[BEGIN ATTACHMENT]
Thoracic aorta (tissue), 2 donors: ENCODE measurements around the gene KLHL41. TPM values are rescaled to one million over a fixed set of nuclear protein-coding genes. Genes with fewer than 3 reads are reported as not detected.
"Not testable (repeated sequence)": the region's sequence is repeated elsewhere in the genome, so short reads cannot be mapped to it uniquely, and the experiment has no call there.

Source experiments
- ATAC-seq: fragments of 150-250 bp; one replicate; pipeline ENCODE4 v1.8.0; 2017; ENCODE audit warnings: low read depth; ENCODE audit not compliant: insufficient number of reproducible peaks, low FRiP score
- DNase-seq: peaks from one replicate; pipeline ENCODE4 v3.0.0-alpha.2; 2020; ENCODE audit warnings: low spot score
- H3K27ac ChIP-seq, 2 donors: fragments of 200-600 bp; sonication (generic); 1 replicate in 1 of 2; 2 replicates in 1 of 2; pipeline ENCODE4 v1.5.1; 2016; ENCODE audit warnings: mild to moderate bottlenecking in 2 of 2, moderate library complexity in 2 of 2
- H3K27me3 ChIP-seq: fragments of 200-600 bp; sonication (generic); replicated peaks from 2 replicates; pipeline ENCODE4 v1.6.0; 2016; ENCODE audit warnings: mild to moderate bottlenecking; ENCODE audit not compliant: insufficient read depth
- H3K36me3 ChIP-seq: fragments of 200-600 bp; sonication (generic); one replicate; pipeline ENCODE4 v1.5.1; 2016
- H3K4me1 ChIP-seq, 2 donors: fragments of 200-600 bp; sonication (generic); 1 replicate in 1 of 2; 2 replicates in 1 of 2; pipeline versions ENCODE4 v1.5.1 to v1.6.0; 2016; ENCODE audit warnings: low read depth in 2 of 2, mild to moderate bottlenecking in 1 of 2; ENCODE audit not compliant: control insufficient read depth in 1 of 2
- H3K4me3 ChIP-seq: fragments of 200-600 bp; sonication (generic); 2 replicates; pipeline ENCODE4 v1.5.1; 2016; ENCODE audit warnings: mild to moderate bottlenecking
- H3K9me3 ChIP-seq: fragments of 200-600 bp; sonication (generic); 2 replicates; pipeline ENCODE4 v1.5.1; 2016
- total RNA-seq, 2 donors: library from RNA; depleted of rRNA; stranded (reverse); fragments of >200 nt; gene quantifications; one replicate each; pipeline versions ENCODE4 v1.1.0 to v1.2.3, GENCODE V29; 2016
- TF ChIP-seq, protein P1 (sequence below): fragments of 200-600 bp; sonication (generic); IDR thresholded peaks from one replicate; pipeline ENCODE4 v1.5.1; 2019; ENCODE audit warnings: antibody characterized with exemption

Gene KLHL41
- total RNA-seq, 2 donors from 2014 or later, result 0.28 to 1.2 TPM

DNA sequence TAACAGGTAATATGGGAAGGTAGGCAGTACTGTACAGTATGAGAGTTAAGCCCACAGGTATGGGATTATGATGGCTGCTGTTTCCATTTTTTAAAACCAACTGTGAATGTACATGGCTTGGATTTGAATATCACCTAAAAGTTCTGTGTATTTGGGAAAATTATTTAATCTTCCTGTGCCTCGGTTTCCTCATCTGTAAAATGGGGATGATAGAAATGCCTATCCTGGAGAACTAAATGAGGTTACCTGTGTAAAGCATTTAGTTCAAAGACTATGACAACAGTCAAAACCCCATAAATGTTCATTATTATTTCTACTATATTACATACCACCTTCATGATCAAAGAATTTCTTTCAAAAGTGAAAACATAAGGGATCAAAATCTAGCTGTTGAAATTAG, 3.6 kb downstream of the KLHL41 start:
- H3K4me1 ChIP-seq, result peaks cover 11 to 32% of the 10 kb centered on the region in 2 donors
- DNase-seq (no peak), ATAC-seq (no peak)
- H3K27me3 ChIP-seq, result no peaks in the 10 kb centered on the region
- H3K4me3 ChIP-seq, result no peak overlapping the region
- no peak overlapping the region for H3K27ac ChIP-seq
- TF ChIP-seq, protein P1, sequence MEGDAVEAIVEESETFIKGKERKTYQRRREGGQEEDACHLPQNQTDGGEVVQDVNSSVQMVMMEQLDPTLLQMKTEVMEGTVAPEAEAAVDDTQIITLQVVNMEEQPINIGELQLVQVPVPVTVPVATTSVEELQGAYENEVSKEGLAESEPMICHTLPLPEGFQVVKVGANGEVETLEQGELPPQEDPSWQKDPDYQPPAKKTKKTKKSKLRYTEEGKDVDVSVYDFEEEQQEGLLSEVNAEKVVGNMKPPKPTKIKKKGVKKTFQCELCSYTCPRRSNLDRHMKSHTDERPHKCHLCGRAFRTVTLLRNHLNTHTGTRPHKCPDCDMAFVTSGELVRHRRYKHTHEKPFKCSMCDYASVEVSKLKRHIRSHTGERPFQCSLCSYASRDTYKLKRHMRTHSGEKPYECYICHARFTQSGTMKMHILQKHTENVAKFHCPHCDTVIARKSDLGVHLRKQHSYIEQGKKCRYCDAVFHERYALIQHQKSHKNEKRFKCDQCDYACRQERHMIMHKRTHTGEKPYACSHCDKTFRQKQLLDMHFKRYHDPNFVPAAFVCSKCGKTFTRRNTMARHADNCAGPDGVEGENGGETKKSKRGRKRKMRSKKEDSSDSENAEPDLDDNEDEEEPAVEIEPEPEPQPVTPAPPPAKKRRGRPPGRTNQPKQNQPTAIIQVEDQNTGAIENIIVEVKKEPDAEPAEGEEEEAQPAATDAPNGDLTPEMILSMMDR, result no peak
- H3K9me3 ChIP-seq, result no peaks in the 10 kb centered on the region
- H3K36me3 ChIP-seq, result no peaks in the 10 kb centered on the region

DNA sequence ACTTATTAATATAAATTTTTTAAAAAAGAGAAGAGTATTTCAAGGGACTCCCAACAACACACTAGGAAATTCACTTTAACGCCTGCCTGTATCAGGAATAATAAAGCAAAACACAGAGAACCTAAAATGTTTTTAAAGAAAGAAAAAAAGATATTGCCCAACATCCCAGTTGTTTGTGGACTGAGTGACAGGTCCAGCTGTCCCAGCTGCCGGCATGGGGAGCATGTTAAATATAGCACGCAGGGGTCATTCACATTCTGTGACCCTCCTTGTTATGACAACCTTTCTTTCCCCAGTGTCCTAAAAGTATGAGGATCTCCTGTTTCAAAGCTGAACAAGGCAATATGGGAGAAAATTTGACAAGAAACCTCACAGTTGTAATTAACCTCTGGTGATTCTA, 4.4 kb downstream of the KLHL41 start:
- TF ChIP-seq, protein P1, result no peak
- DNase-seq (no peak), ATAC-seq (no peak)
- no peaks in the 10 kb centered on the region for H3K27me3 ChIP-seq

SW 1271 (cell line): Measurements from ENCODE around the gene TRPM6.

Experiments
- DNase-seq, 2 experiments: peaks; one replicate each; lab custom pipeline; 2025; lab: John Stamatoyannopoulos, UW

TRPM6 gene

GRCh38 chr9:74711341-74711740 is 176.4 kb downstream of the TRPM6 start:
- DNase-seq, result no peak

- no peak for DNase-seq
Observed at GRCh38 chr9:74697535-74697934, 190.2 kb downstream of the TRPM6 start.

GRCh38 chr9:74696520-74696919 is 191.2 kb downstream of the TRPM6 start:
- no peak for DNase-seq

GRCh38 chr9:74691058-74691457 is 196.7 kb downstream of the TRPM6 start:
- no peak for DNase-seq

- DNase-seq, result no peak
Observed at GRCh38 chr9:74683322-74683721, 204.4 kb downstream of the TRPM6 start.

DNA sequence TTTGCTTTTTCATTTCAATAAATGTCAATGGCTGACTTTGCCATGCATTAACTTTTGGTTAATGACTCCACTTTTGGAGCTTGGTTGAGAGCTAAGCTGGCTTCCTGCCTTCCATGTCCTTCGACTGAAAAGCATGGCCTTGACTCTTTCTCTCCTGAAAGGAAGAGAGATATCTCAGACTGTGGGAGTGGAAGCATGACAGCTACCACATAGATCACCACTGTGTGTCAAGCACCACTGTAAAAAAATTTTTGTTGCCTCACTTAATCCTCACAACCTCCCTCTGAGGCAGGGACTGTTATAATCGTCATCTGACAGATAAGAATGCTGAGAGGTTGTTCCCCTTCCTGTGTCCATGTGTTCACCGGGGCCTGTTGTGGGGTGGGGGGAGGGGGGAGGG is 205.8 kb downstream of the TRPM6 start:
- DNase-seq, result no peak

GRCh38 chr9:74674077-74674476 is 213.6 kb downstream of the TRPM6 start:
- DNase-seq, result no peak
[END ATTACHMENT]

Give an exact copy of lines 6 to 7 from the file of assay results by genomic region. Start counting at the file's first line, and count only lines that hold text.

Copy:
- H3K27ac ChIP-seq, 2 donors: fragments of 200-600 bp; sonication (generic); 1 replicate in 1 of 2; 2 replicates in 1 of 2; pipeline ENCODE4 v1.5.1; 2016; ENCODE audit warnings: mild to moderate bottlenecking in 2 of 2, moderate library complexity in 2 of 2
- H3K27me3 ChIP-seq: fragments of 200-600 bp; sonication (generic); replicated peaks from 2 replicates; pipeline ENCODE4 v1.6.0; 2016; ENCODE audit warnings: mild to moderate bottlenecking; ENCODE audit not compliant: insufficient read depth